Migrant caravan enters Mexico City to shelter at stadium

A truck carrying mostly Honduran migrants taking part in a caravan heading to the US drives from Santiago Niltepec to Juchitan near the town of La Blanca in Oaxaca State Mexico

A truck carrying mostly Honduran migrants taking part in a caravan heading to the US drives from Santiago Niltepec to Juchitan near the town of La Blanca in Oaxaca State Mexico

Thousands of migrants travelling through central America have reached Mexico City.

Arriving in Mexico City, some migrants visited the Basilica of Our Lady of Guadalupe, a major pilgrimage site, to thank the Virgin Mary for watching over them during the journey.

The caravan - which has become a key talking point for President Trump in the final lead-up to Tuesday's midterm elections - is expected to stay in the stadium for a few days. "Others went ahead, maybe they have no goal, but we do have a goal and it is to arrive".

"This is interesting but tough news", he reflected.

"Donald Trump is not the master of the Earth".

"We left fear behind in Honduras", said Lester Alvarado, 28, as he trudged along the highway in Veracruz on Monday. Migrants pitched tents in the parking lot and constructed makeshift shelters from plywood covered with blankets and tarps. The Oxfam charity offered to donate 20 portable toilets.

The stadium's enclosed space and government intervention makes it hard for aid workers to reach the migrants, said Nancy Rojas, an Oxfam charity worker who has accompanied the migrants for weeks. The facility has a capacity to hold 6,000, officials said, and four big tents set up for sleeping filled up.

Still hundreds of miles from the USA border, the migrants dozed on thin mattresses with blankets to ward off the chill in a city some 7,300 feet (2,240 metres) above sea level, a big change after trudging for three weeks in tropical heat.

One group of at least 1,000 caravan participants headed out at daybreak from the town of Córdoba, in the Gulf coast state of Veracruz, hoping to hitchhike the remaining 300km, past the towering Pico de Orizaba - Mexico's highest mountain - to the national capital.

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The human rights commission said it planned to set up more tents and eating areas.

But about 75 percent of the caravan are "women, children, the elderly and other vulnerable people", and the rest "are mostly young men with their families", according to Gustavo Rodriguez Zarate, who helped host them over the weekend as head of migrant support programs for the Catholic archdiocese of Puebla. City officials administered vaccines for tetanus and influenza.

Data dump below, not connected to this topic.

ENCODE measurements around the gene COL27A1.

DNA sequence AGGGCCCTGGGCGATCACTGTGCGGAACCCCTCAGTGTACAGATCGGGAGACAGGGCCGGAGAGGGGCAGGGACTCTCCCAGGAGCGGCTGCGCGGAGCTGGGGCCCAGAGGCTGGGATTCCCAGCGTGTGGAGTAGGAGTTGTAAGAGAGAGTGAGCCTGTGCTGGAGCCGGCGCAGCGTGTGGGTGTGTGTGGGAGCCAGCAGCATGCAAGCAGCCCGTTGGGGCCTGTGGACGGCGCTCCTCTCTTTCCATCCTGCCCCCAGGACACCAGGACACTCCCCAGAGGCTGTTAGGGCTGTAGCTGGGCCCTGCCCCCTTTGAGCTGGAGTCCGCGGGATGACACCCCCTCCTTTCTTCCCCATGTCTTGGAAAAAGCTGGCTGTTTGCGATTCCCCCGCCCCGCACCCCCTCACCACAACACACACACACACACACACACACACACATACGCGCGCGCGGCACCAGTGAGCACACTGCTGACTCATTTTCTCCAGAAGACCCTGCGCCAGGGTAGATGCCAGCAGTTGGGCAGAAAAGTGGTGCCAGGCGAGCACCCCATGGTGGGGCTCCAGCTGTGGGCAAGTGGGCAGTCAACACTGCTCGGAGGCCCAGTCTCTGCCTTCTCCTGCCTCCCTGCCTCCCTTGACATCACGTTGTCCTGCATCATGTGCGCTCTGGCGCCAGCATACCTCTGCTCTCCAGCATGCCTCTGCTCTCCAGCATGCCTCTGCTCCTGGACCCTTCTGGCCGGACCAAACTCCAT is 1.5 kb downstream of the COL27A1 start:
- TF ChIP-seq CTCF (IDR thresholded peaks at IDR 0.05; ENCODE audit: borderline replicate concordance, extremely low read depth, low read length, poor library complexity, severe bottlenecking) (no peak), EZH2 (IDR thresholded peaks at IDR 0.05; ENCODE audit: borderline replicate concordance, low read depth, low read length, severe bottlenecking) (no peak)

Trump has seized on the caravan and portrayed it as a major threat, even though such caravans have happened regularly over the years and largely passed unnoticed.

Thousands camp out in the city before continuing their journey to the US border; William La Jeunesse reports from Mexico on the progress.

The migrants generally say they are fleeing rampant poverty, gang violence, and political instability primarily in the Central American countries of Honduras, Guatemala, El Salvador, and Nicaragua.

The fiasco prompted numerous migrants to push forward to the capital, leaving behind slower-moving family groups with children. But he said he had no way to work back home in Villanueva, Guatemala, where he had to close his internet cafe after gang members extorted him, then robbed his customers, and finally stole his computers. "And when one does find a little job, they kill you for the money", she said. Others gave themselves sponge baths or lounged in the shade of improvised tents. "I want to move on", said Francisco Redondo, 40, a Honduran who said he worked construction for 12 years in California.

The migrants hope to gather together in Mexico City to seek medical care and wait for stragglers.

Mexico City is more than 600 miles from the nearest USA border crossing at McAllen, Texas. A caravan last spring opted for a much longer route to Tijuana in the far northwest, across from San Diego.

Numbering more than 4,000 now, the Central Americans have been trekking steadily from their home countries in hot, unsanitary conditions in an attempt to reach Mexico's shared border with the United States and ask for asylum.

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